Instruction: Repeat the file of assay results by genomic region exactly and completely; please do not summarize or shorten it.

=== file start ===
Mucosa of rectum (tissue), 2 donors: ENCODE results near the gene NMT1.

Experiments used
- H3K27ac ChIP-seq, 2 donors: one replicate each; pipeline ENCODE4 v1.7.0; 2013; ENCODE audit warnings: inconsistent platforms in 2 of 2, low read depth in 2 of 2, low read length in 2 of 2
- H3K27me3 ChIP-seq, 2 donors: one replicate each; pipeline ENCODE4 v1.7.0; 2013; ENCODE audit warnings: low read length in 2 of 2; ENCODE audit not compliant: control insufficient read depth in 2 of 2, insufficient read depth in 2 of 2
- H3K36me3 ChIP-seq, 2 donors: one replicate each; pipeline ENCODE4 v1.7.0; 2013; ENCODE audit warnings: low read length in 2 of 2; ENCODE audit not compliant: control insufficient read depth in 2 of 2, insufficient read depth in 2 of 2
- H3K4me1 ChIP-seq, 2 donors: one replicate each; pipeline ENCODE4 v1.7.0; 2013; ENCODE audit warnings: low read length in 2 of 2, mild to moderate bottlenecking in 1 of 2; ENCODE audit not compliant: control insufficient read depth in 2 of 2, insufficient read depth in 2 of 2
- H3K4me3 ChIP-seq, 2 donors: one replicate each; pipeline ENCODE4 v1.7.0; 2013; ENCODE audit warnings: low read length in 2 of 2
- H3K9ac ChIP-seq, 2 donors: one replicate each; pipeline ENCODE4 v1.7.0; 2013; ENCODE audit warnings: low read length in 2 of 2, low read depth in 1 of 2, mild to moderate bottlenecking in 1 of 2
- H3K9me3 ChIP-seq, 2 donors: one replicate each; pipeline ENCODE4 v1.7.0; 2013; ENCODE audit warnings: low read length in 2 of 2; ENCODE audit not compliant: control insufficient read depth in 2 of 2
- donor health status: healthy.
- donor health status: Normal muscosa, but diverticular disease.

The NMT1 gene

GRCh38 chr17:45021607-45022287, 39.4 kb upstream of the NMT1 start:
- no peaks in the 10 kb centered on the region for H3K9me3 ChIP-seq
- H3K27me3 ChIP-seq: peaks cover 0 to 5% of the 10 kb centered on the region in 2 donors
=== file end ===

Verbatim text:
Mucosa of rectum (tissue), 2 donors: ENCODE results near the gene NMT1.

Experiments used
- H3K27ac ChIP-seq, 2 donors: one replicate each; pipeline ENCODE4 v1.7.0; 2013; ENCODE audit warnings: inconsistent platforms in 2 of 2, low read depth in 2 of 2, low read length in 2 of 2
- H3K27me3 ChIP-seq, 2 donors: one replicate each; pipeline ENCODE4 v1.7.0; 2013; ENCODE audit warnings: low read length in 2 of 2; ENCODE audit not compliant: control insufficient read depth in 2 of 2, insufficient read depth in 2 of 2
- H3K36me3 ChIP-seq, 2 donors: one replicate each; pipeline ENCODE4 v1.7.0; 2013; ENCODE audit warnings: low read length in 2 of 2; ENCODE audit not compliant: control insufficient read depth in 2 of 2, insufficient read depth in 2 of 2
- H3K4me1 ChIP-seq, 2 donors: one replicate each; pipeline ENCODE4 v1.7.0; 2013; ENCODE audit warnings: low read length in 2 of 2, mild to moderate bottlenecking in 1 of 2; ENCODE audit not compliant: control insufficient read depth in 2 of 2, insufficient read depth in 2 of 2
- H3K4me3 ChIP-seq, 2 donors: one replicate each; pipeline ENCODE4 v1.7.0; 2013; ENCODE audit warnings: low read length in 2 of 2
- H3K9ac ChIP-seq, 2 donors: one replicate each; pipeline ENCODE4 v1.7.0; 2013; ENCODE audit warnings: low read length in 2 of 2, low read depth in 1 of 2, mild to moderate bottlenecking in 1 of 2
- H3K9me3 ChIP-seq, 2 donors: one replicate each; pipeline ENCODE4 v1.7.0; 2013; ENCODE audit warnings: low read length in 2 of 2; ENCODE audit not compliant: control insufficient read depth in 2 of 2
- donor health status: healthy.
- donor health status: Normal muscosa, but diverticular disease.

The NMT1 gene

GRCh38 chr17:45021607-45022287, 39.4 kb upstream of the NMT1 start:
- no peaks in the 10 kb centered on the region for H3K9me3 ChIP-seq
- H3K27me3 ChIP-seq: peaks cover 0 to 5% of the 10 kb centered on the region in 2 donors